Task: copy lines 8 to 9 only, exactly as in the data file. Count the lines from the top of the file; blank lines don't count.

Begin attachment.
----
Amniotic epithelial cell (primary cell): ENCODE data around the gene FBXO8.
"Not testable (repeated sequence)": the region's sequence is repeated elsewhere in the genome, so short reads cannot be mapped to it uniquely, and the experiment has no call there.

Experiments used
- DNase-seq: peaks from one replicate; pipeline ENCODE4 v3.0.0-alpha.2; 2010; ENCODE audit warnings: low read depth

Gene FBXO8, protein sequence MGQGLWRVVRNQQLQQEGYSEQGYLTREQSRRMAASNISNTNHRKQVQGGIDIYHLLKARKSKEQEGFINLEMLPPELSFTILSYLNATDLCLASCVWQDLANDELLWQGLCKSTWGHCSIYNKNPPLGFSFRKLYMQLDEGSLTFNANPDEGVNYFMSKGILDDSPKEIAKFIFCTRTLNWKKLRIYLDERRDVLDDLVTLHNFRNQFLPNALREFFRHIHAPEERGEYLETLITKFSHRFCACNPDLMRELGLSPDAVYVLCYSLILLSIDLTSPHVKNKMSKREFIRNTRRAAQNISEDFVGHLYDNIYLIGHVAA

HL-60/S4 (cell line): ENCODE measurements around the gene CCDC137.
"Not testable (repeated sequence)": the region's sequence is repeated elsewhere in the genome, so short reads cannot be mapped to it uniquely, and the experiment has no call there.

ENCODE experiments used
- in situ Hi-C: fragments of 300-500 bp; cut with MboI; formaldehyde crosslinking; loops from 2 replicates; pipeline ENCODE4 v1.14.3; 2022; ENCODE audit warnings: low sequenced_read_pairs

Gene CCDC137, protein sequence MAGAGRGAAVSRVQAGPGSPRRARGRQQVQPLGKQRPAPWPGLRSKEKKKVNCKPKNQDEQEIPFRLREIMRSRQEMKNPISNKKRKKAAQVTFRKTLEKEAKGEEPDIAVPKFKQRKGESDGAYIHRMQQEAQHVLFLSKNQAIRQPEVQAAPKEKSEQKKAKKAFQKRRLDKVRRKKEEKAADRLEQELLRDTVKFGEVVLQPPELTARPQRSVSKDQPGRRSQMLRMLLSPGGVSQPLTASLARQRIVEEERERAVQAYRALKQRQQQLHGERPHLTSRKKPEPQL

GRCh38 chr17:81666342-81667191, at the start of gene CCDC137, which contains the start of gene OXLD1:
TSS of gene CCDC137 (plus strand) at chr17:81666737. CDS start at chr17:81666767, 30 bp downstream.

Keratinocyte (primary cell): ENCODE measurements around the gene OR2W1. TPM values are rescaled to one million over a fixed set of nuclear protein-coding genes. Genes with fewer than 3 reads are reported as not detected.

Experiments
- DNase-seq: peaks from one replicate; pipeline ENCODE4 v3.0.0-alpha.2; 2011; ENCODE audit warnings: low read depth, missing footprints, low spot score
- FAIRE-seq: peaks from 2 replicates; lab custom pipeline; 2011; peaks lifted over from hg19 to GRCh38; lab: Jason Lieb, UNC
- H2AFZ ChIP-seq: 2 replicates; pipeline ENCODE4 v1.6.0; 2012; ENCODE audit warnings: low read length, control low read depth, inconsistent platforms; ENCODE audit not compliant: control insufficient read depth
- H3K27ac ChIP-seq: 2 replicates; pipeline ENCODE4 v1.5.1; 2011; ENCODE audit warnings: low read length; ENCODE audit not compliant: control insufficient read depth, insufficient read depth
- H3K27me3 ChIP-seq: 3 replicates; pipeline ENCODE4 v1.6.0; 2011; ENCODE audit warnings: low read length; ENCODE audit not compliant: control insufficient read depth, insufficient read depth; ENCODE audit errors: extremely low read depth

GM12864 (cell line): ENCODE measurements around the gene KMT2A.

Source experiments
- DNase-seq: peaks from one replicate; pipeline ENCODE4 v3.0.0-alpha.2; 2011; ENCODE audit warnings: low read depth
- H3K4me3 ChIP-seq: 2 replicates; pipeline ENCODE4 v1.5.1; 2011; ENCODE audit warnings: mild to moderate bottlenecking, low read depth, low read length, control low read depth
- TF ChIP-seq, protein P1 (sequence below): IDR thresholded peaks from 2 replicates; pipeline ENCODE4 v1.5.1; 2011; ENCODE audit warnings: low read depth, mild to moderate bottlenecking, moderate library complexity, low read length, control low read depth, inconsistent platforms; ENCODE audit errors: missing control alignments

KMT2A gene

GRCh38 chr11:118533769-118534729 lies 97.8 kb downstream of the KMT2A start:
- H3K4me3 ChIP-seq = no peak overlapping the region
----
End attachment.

ENCODE experiments used
- in situ Hi-C: fragments of 300-500 bp; cut with MboI; formaldehyde crosslinking; loops from 2 replicates; pipeline ENCODE4 v1.14.3; 2022; ENCODE audit warnings: low sequenced_read_pairs